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Rare wildlife species still existent in Assam’s Manas National Park

The Pioneer,  Guwahati, 24th  March,  2014

 
A recent survey has proved the existence of highly endangered species like the pygmy hog (Porcula salvania) and hispid hare (Caprolagus hispidus) in Assam’s Manas National Park.

Manas used to be known as the last remaining wild habitat, of these two highly endangered grassland species in the world, till few years back. However, from last several years these species were believed to have been declining from the park.The survey, jointly carried out by the Assam forest department in association with wildlife NGOs and individual experts from Zoological Society of London, Zoological Survey of India and others has found at least 20 nests of pygmy hog from three separate locations in the park. Similarly, hispid hare pellets were also found on almost all camp site locations.

Besides these two species, the survey also brought to focus direct evidence for other grassland obligate species such as hog deer, swamp deer and bengal florican in the park, which is a UNESCO World Heritage Site, a Project Tiger Reserve, an Elephant Reserve and a Biosphere Reserve.The team will soon submit a detailed report to the Government of Assam, which will include the recommendations for making the population estimation an annual feature using non-invasive methods and will also spell out specific conservation strategies to conserve the micro-sites.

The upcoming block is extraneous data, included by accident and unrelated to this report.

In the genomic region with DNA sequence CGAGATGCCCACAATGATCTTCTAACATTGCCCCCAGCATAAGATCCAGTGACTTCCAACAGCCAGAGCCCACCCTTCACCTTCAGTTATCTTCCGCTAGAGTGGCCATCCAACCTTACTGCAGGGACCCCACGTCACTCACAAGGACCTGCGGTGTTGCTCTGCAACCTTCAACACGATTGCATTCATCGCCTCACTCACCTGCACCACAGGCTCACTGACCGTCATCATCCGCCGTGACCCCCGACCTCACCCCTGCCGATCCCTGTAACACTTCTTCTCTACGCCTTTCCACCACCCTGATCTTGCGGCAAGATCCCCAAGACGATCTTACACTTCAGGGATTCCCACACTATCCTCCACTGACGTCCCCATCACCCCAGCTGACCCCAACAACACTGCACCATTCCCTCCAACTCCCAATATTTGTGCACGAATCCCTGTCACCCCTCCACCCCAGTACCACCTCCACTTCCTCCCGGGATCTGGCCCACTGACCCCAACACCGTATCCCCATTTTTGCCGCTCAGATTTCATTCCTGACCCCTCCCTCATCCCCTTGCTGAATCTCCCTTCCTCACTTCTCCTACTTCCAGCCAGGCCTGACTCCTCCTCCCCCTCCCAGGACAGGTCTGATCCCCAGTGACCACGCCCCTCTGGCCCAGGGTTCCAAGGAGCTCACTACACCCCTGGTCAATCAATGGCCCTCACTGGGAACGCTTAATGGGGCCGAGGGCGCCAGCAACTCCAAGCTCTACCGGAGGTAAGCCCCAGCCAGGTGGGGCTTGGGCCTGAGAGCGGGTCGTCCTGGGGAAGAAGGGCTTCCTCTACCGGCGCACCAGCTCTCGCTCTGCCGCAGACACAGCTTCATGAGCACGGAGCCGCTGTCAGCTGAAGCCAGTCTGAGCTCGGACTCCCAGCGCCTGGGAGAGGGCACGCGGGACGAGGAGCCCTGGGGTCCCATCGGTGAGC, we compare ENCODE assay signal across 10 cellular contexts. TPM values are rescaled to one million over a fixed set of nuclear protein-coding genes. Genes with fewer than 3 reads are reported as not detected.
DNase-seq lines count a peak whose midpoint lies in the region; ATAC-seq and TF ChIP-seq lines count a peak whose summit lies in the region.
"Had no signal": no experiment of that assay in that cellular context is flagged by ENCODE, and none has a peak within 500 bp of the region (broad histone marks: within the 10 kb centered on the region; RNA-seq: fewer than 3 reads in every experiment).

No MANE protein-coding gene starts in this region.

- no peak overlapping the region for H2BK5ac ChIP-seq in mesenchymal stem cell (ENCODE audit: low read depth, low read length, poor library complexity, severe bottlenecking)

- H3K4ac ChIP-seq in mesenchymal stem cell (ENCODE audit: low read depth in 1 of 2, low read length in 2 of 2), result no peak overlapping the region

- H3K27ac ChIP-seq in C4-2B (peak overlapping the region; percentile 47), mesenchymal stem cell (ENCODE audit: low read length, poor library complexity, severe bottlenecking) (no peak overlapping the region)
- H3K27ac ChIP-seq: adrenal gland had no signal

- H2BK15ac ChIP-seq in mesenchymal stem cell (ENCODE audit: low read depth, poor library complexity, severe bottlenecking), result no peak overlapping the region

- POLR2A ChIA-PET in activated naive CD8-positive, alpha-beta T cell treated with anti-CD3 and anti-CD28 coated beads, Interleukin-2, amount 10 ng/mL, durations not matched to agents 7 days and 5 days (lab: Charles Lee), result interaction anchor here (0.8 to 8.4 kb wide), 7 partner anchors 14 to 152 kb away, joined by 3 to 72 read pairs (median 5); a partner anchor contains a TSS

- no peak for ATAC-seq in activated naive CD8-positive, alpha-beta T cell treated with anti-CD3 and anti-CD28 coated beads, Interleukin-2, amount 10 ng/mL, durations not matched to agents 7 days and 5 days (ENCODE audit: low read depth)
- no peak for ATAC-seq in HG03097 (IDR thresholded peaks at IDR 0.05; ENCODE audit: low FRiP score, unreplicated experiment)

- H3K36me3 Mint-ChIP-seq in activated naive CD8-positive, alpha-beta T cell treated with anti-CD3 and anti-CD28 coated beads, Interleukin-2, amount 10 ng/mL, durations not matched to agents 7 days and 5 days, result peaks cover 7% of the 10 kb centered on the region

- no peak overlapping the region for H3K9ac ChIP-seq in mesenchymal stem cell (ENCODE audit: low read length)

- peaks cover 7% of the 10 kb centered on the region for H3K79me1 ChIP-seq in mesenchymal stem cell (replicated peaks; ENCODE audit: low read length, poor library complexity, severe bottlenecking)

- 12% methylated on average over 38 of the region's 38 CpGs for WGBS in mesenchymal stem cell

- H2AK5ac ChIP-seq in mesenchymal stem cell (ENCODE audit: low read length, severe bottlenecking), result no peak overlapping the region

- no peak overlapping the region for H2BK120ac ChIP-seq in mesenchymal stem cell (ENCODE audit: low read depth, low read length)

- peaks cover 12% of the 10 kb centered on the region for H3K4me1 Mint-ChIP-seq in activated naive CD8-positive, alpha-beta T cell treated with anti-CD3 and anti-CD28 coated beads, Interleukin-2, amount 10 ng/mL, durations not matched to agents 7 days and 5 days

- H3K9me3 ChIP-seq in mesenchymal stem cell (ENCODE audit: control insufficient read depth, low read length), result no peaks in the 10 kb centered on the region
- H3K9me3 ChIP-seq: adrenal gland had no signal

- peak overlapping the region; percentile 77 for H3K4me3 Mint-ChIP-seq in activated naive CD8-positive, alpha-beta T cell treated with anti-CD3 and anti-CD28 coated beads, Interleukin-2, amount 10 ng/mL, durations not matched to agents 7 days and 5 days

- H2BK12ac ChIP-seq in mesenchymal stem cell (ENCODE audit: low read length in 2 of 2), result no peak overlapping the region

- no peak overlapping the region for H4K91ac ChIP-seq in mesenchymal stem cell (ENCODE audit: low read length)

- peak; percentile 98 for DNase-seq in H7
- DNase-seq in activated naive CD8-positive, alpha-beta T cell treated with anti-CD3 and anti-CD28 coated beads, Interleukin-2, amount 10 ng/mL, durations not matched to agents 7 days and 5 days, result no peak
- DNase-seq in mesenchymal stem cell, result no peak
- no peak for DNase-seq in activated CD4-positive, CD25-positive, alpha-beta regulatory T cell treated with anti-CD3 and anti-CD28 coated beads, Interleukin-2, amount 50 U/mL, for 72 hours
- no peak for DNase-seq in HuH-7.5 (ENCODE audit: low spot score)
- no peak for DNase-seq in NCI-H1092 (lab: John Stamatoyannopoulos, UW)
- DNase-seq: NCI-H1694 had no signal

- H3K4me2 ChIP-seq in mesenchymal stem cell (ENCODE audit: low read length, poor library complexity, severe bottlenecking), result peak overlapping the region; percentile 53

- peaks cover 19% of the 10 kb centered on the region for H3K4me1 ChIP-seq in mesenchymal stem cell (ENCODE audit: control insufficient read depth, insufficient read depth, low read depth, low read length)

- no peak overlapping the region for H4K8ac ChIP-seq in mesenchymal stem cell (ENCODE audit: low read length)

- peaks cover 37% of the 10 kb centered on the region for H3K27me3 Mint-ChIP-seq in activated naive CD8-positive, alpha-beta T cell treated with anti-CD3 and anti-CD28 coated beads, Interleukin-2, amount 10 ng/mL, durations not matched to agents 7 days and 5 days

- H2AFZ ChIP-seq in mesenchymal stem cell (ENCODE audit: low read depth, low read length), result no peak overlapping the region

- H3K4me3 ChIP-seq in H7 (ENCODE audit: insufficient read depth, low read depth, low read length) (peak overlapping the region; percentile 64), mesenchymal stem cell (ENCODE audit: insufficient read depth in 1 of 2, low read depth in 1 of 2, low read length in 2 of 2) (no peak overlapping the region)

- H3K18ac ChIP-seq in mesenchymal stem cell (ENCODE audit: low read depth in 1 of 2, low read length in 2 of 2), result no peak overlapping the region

Park’s field director Anindya Swargowary, while expressing happiness over the result of the survey, said that Manas is back on the track as one of the last strongholds for these endangered species in the wild due to this survey.

A total of 17 camp sites under prime grassland habitat were surveyed under two ranges of the park—Bansbari and Bhuyanpara. GPS-based sign survey method was used to look for indirect signs such as pygmy hog droppings, nests, hispid hare pellets and feeding signs and the specific targets of this collaborative survey have been the pygmy hog and hispid hare.

“We need to monitor the population of all these grassland species periodically,” the park field director said adding that the forest staff will soon be trained to check the same using some of the indirect signs like nests and droppings.Bibhuti Lahkar of the wildlife conservation NGO Aaranyak, who was also a part of the survey, said that the wet alluvial grasslands dominated by Barenga (Saccharum narenga) and Ulu (Imperata cylindrica) species under the two ranges were critical for the survival of pygmy hog and hence they must be protected by taking suitable measures such as early mosaic burning and systematic removal of anthropogenic pressure such as grazing and the spread of invasive species.